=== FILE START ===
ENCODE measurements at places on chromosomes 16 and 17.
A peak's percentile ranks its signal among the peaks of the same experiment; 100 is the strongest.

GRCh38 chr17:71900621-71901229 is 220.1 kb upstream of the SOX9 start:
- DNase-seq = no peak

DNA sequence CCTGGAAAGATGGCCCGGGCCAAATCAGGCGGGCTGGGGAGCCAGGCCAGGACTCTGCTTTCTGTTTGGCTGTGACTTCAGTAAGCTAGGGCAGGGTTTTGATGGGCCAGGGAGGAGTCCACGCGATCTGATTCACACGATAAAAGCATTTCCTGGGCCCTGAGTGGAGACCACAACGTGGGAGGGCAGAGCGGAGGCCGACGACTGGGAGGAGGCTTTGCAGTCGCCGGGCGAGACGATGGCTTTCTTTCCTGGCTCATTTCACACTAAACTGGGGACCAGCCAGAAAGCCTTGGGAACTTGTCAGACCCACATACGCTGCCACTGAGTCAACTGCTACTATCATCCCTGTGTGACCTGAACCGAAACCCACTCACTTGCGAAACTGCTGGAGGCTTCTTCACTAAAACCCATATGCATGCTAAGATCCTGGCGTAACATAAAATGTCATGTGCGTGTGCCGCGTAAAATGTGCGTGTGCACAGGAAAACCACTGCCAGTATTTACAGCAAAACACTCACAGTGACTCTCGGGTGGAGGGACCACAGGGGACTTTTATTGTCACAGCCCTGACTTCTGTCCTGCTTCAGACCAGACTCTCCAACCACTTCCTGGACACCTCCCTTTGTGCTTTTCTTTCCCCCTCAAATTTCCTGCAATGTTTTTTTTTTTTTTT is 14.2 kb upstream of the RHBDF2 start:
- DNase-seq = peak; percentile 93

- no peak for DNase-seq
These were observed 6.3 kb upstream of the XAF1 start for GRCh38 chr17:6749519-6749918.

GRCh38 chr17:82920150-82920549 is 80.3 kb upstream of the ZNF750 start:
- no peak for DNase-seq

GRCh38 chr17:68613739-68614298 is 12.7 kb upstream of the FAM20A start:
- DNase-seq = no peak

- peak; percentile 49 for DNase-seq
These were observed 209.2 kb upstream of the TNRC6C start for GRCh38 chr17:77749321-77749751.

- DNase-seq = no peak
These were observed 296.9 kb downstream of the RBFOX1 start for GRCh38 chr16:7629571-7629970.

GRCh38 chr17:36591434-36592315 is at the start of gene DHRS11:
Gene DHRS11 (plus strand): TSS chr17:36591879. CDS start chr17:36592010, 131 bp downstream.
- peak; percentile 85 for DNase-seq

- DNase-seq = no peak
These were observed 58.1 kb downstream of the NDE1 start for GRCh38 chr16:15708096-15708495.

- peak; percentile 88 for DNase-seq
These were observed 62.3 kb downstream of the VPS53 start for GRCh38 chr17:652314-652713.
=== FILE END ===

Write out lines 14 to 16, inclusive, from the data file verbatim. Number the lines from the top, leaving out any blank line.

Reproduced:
These were observed 209.2 kb upstream of the TNRC6C start for GRCh38 chr17:77749321-77749751.

- DNase-seq = no peak
These were observed 296.9 kb downstream of the RBFOX1 start for GRCh38 chr16:7629571-7629970.